Other than that, “The Dark World” does well to mostly focus on the characters we want to spend time with. Granted, more Sif would be great (I’d even take a spinoff with Balder the Brave), but it’s understandable that screenwriters Christopher Markus and Stephen McFeely (who also scribed “Captain America: The First Avenger” and its upcoming sequel), along with comic book writer Christopher Yost, mainly focus on what’s happening with Thor and Loki and Thor and Jane.

On that note, the chemistry between Thor and Jane, which previously felt rushed, is more palpable this time around. It’s Jane’s turn to be the fish-out-of water and it gives Portman more to do. Sure, she’s still in over her head and needs protection from her boyfriend – it is his movie! But you can’t say that the woman in the “Thor” movies aren’t tough. From Sif to Darcy, there’s a welcome representation of strong and capable women (and some who are quite funny) who can hold their own in a crisis.




Director Alan Taylor takes a different approach to the world(s) of Thor than helmer Kenneth Branagh. Where Branagh was the perfect choice to introduce a glistening Asgard, combining drama and humor with great results, Taylor (who’s helmed some of the best episodes of “Game of Thrones” and “Boardwalk Empire”) ignores the elegance and goes right into the grittiness of war, with its earthy color palette that accentuates Thor’s red cape. I particularly liked how Taylor filmed a clandestine adventure that Loki and Thor and his friends embark on. As we see the mission unfold, Taylor intercuts to a secluded discussion that Thor is having in a Asgardian tavern with his crew, explaining how it will all go down. It’s not something we’re used to seeing in a superhero movie and that’s always welcome.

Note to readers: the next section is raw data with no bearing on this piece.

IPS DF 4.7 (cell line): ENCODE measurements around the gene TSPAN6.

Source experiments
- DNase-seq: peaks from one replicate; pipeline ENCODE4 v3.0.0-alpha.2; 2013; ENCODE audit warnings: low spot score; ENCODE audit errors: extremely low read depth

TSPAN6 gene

In regards to the 3D, Marvel Studios has improved in this area with each film. That’s not to say that it’s necessary here, but there are some cool moments, especially with Mjolnir (Thor’s hammer actually feels like it’s own character here) and the flowing Aether. As for the requisite extra scenes, there are two – one in mid-credit and one at the end-credit. The first one is more fun, offering a glimpse at what’s to come in next year, but the last one really could’ve been included at the end of the actual film.

“The Dark World” is definitely darker in tone than the last movie, earning its rating with moments that might be frightening for the kiddos. But its uncanny humor is intact, delivering some great zingers. It’s impressive how the tones blend together so well, providing a weird and fun trip that warrants repeat viewings.







4 Comments leave one →
  1. November 8, 2013 9:52 am

    Nice review David. Much to my surprise, Thor continues to get more and more interesting and entertaining to watch as the years, as well as the movies, go by.